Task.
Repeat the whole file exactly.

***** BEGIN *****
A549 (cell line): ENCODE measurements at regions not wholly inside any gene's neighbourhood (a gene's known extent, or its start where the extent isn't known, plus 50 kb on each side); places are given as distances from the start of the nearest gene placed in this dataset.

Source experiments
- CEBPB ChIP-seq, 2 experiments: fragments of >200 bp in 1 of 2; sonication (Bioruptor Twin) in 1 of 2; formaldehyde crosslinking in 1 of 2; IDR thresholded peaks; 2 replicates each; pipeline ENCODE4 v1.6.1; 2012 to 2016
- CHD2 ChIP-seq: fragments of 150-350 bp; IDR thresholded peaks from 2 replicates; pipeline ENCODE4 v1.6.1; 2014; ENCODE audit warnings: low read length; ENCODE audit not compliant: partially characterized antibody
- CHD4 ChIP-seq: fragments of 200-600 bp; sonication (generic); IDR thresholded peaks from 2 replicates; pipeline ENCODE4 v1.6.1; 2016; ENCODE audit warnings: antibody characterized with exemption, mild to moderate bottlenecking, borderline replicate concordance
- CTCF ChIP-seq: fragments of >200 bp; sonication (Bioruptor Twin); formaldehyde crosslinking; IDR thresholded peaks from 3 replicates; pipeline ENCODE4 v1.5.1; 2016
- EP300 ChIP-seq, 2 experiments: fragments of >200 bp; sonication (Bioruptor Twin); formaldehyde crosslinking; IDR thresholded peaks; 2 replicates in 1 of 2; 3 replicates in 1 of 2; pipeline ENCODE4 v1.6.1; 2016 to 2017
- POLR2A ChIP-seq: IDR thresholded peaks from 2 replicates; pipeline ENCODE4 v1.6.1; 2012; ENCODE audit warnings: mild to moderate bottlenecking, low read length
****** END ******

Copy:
A549 (cell line): ENCODE measurements at regions not wholly inside any gene's neighbourhood (a gene's known extent, or its start where the extent isn't known, plus 50 kb on each side); places are given as distances from the start of the nearest gene placed in this dataset.

Source experiments
- CEBPB ChIP-seq, 2 experiments: fragments of >200 bp in 1 of 2; sonication (Bioruptor Twin) in 1 of 2; formaldehyde crosslinking in 1 of 2; IDR thresholded peaks; 2 replicates each; pipeline ENCODE4 v1.6.1; 2012 to 2016
- CHD2 ChIP-seq: fragments of 150-350 bp; IDR thresholded peaks from 2 replicates; pipeline ENCODE4 v1.6.1; 2014; ENCODE audit warnings: low read length; ENCODE audit not compliant: partially characterized antibody
- CHD4 ChIP-seq: fragments of 200-600 bp; sonication (generic); IDR thresholded peaks from 2 replicates; pipeline ENCODE4 v1.6.1; 2016; ENCODE audit warnings: antibody characterized with exemption, mild to moderate bottlenecking, borderline replicate concordance
- CTCF ChIP-seq: fragments of >200 bp; sonication (Bioruptor Twin); formaldehyde crosslinking; IDR thresholded peaks from 3 replicates; pipeline ENCODE4 v1.5.1; 2016
- EP300 ChIP-seq, 2 experiments: fragments of >200 bp; sonication (Bioruptor Twin); formaldehyde crosslinking; IDR thresholded peaks; 2 replicates in 1 of 2; 3 replicates in 1 of 2; pipeline ENCODE4 v1.6.1; 2016 to 2017
- POLR2A ChIP-seq: IDR thresholded peaks from 2 replicates; pipeline ENCODE4 v1.6.1; 2012; ENCODE audit warnings: mild to moderate bottlenecking, low read length